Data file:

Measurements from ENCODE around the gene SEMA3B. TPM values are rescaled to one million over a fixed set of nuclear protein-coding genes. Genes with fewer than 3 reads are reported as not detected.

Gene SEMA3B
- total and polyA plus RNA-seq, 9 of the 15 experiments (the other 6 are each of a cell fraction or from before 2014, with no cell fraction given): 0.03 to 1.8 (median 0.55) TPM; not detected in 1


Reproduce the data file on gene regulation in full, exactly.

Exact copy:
Measurements from ENCODE around the gene SEMA3B. TPM values are rescaled to one million over a fixed set of nuclear protein-coding genes. Genes with fewer than 3 reads are reported as not detected.

Gene SEMA3B
- total and polyA plus RNA-seq, 9 of the 15 experiments (the other 6 are each of a cell fraction or from before 2014, with no cell fraction given): 0.03 to 1.8 (median 0.55) TPM; not detected in 1